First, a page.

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Understanding the Number of COVID-19 Cases in Africa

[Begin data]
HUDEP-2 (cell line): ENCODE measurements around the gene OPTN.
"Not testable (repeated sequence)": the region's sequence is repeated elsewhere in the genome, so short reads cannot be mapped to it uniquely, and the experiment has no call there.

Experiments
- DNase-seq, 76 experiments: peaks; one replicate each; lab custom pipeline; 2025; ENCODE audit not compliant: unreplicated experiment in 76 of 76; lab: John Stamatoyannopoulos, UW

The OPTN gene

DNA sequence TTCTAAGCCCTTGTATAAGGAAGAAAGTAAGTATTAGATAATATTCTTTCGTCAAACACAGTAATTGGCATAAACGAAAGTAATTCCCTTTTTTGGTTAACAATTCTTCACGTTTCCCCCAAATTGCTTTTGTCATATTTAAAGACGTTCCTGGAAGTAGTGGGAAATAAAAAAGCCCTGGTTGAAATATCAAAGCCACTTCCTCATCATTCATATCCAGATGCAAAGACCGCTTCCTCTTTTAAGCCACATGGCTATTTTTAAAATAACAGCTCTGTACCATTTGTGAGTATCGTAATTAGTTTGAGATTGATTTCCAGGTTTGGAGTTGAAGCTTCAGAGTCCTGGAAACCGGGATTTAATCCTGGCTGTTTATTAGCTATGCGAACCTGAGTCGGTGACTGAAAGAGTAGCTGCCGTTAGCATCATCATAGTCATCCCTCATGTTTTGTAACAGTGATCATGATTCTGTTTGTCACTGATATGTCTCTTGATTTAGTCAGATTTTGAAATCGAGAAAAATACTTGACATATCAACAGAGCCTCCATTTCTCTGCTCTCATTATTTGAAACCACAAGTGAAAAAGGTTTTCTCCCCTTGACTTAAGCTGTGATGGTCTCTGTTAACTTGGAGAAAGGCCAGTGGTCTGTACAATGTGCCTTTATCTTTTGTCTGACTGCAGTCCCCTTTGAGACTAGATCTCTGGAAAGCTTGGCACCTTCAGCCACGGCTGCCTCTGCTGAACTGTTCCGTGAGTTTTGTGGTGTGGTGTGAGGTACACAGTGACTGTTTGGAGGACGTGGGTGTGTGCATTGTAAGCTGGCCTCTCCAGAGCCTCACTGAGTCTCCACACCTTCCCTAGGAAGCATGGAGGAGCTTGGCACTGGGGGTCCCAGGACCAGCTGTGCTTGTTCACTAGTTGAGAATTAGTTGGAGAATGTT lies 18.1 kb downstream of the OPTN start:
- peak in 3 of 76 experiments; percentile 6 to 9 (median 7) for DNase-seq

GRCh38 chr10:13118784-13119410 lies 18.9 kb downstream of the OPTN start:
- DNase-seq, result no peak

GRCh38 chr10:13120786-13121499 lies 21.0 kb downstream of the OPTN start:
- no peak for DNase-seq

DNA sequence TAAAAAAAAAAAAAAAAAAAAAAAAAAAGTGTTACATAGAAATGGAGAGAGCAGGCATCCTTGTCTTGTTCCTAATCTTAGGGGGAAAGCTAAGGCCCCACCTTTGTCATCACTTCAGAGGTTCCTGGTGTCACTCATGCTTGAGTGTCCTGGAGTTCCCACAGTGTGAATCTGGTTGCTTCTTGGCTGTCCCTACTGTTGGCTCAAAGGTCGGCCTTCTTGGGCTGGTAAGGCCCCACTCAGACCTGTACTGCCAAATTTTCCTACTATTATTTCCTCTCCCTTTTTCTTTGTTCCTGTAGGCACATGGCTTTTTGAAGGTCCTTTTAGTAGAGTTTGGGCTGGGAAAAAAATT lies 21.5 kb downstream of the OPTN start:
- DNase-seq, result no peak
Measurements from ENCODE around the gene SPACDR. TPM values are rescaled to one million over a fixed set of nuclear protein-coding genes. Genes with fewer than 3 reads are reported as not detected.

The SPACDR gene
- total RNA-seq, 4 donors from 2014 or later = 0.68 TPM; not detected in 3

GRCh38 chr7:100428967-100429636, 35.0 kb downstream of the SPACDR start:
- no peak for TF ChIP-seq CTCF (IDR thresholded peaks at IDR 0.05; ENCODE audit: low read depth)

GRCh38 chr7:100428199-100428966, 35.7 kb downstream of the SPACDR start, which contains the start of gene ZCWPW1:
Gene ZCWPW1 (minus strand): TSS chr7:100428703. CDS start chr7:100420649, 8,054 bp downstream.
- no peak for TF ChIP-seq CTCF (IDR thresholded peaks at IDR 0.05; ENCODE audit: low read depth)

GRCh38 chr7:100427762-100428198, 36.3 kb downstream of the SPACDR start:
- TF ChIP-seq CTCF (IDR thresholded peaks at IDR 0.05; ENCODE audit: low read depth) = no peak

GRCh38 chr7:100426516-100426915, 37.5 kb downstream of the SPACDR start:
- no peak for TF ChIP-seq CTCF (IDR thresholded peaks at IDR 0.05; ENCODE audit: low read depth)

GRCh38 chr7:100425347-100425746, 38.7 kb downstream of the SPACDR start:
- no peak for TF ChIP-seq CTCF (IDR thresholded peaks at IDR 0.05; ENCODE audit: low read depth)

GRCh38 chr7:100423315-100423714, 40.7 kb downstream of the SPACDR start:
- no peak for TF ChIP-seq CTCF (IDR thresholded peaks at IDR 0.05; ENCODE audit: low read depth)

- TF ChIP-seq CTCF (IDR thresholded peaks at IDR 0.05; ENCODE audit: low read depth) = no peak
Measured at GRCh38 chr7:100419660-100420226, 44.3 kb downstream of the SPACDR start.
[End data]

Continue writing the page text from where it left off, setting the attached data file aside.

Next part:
When Africa’s first case of coronavirus was detected in Egypt in February, the rest of the continent prepared for the brunt of a pandemic that has engulfed Europe and spread to the United States, infecting more than 1.6 million worldwide. Health experts warned of the devastation the deadly virus could cause in Africa, where most hospitals are desperately short of equipment and trained staff. Coronavirus has since spread to 52 African countries, but despite a steady rise in the number of confirmed cases, the continent continues to lag behind the global curve for infections and deaths. To date the novel respiratory disease has infected more than 12 800 people on the continent and killed at least 692, according to a tally compiled by AFP. Only the Comoros archipelago and the tiny kingdom of Lesotho have not yet detected any cases. Possibly the greatest question mark in analyses of coronavirus in Africa, is whether the numbers are underestimated, compounded by a global lack of testing capacity. Despite a donation of more than one million coronavirus testing kits by Chinese billionaire Jack Ma, most African countries lack the equipment needed to detect the disease. The head of the Africa Centres for Disease Control and Prevention, John Nkengasong, admitted that Africa’s coronavirus statistics were far from “perfect”. But dismissed claims that a high number of infections had slipped under the radar, pointing out that hospitals “would be flooded with people” if that was the case.